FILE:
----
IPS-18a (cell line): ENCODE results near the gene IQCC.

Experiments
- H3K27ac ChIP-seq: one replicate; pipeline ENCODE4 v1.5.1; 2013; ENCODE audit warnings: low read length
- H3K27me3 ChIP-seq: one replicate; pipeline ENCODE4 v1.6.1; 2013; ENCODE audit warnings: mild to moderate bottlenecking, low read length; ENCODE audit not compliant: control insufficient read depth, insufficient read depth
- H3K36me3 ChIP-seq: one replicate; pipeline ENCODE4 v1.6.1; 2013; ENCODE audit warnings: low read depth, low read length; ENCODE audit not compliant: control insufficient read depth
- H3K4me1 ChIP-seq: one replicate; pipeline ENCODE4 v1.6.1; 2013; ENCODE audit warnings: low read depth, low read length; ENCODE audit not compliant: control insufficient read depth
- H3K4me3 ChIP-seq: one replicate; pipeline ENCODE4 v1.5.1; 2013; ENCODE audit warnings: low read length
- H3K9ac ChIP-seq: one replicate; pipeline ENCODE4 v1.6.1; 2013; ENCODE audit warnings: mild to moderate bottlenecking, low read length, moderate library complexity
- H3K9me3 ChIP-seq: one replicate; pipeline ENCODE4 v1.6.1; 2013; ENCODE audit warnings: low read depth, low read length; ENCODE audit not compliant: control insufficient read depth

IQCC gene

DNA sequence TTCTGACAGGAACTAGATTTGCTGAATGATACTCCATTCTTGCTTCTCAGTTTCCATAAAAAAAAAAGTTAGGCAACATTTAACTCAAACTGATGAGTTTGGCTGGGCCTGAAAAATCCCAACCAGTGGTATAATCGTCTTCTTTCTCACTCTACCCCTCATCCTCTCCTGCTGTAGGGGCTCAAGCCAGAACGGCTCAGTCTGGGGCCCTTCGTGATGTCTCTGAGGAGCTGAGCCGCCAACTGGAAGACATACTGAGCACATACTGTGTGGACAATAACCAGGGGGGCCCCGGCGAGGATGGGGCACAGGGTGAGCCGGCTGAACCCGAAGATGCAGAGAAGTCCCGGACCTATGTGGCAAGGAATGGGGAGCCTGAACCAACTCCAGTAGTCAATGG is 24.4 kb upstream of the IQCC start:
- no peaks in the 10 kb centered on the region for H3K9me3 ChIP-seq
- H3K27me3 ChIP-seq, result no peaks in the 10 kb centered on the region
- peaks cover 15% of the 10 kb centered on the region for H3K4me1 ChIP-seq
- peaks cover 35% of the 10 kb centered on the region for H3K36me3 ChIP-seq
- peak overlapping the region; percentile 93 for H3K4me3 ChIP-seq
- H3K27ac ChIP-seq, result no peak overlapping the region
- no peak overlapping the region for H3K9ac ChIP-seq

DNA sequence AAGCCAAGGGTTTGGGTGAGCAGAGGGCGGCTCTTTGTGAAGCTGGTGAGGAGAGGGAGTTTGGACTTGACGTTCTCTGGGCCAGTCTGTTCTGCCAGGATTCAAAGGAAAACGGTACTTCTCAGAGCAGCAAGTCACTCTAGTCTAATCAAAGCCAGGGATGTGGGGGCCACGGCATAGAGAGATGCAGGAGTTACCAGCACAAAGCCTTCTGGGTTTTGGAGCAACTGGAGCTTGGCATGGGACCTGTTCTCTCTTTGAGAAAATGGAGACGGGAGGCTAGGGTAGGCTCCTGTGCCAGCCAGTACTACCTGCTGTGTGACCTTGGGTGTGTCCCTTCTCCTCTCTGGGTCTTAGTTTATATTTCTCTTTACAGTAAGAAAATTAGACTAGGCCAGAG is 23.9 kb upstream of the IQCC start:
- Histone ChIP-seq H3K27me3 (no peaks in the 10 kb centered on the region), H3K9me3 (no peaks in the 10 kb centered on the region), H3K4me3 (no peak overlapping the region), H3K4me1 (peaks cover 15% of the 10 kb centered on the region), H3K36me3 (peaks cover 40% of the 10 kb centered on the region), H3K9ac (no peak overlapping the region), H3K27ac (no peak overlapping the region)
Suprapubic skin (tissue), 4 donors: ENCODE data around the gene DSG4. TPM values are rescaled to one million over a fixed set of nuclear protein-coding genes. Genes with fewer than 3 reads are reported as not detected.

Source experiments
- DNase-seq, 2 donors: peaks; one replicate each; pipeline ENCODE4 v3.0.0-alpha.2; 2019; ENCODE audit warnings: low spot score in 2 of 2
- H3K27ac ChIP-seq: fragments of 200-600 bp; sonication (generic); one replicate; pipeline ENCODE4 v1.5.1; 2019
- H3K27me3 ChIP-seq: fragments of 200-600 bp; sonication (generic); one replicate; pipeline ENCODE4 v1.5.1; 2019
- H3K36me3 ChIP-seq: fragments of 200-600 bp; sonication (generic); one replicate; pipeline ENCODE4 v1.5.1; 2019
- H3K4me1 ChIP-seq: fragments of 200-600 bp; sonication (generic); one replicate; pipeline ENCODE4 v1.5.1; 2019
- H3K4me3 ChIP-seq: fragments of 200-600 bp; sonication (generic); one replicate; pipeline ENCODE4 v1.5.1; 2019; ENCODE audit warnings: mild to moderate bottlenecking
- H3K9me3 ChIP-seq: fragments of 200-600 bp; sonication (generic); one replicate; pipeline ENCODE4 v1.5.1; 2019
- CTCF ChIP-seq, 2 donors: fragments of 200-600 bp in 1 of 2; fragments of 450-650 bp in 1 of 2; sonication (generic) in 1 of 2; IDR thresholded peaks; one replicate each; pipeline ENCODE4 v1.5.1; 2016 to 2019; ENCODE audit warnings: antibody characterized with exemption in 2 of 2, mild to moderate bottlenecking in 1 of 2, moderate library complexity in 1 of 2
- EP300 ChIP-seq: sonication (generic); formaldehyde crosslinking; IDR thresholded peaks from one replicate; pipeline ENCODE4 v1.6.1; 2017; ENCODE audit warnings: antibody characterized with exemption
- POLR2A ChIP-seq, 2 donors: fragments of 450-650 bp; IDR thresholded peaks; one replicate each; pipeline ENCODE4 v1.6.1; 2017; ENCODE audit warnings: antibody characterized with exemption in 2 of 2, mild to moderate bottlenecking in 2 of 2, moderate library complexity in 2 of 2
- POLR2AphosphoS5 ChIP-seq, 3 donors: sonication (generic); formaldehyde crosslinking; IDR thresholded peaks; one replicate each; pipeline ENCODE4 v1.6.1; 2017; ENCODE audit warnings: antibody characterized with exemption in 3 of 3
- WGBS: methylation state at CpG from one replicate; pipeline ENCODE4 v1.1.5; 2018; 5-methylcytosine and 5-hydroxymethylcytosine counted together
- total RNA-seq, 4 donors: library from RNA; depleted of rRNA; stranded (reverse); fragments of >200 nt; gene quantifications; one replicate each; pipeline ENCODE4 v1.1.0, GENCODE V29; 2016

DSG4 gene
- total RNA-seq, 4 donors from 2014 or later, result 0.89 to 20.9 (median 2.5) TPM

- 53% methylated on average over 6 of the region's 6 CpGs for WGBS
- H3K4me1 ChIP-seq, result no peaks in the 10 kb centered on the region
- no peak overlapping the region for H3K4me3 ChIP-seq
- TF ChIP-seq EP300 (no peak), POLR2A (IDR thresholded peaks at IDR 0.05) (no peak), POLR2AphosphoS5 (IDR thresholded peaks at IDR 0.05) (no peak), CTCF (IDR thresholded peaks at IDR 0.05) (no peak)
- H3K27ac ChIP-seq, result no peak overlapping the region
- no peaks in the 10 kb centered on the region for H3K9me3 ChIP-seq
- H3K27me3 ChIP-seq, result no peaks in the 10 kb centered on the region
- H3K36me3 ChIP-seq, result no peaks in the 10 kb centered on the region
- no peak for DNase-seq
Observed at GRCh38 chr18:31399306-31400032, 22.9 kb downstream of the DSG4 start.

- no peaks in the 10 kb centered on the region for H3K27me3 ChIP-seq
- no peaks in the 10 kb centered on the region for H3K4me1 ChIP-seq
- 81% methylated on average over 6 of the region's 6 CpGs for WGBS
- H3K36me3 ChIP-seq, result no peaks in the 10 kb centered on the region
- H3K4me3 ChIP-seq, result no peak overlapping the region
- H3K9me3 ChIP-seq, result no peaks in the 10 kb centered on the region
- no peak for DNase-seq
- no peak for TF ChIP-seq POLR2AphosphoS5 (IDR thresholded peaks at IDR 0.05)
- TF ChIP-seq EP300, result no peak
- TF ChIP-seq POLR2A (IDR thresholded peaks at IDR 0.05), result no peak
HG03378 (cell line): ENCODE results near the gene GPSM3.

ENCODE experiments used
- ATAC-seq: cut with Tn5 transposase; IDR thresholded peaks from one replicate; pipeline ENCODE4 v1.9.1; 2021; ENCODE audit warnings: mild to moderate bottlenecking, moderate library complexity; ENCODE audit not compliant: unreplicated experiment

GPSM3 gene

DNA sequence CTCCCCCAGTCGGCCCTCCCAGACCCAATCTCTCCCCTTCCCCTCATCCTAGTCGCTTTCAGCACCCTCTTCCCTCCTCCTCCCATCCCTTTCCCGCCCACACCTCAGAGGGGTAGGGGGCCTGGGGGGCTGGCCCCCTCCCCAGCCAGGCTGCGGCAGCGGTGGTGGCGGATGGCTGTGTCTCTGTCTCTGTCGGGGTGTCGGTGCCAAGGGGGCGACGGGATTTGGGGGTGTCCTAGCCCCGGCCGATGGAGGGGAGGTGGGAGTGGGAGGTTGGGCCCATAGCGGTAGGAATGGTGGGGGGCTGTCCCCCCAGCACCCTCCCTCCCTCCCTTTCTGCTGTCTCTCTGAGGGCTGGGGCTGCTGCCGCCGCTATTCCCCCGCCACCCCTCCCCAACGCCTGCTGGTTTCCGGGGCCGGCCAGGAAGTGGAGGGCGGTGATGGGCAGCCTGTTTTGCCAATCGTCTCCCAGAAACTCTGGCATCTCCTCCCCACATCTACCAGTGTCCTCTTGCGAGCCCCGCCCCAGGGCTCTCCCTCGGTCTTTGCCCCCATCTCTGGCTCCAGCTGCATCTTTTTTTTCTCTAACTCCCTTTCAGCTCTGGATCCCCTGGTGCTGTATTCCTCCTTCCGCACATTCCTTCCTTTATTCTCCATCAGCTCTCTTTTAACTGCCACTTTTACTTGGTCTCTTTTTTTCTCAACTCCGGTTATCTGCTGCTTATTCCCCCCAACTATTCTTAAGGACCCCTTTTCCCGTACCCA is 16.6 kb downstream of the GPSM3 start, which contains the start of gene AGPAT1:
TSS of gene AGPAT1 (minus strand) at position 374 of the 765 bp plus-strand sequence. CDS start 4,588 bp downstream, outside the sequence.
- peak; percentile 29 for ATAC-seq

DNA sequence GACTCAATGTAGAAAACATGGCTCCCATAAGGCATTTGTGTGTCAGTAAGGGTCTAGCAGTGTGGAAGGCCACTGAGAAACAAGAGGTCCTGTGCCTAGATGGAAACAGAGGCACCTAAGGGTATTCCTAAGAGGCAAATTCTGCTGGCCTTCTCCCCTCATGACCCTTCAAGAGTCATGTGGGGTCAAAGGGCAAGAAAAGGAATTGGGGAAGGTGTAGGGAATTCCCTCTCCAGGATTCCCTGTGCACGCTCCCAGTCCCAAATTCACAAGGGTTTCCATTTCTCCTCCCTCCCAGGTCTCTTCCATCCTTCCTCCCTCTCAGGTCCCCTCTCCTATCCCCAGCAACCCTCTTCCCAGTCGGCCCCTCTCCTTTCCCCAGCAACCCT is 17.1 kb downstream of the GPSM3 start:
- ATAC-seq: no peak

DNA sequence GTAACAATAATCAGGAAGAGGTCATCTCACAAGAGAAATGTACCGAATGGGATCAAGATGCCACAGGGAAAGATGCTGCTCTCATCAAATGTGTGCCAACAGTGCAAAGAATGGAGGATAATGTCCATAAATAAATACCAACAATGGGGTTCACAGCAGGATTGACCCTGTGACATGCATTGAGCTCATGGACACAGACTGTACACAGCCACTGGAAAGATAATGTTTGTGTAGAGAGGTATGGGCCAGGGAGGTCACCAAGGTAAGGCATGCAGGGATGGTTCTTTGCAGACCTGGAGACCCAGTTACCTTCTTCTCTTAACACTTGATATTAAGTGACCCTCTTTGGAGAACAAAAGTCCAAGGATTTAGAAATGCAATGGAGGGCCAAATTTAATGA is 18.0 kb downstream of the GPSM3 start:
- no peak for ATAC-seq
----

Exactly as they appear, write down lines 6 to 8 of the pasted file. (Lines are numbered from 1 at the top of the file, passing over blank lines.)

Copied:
- H3K4me1 ChIP-seq: one replicate; pipeline ENCODE4 v1.6.1; 2013; ENCODE audit warnings: low read depth, low read length; ENCODE audit not compliant: control insufficient read depth
- H3K4me3 ChIP-seq: one replicate; pipeline ENCODE4 v1.5.1; 2013; ENCODE audit warnings: low read length
- H3K9ac ChIP-seq: one replicate; pipeline ENCODE4 v1.6.1; 2013; ENCODE audit warnings: mild to moderate bottlenecking, low read length, moderate library complexity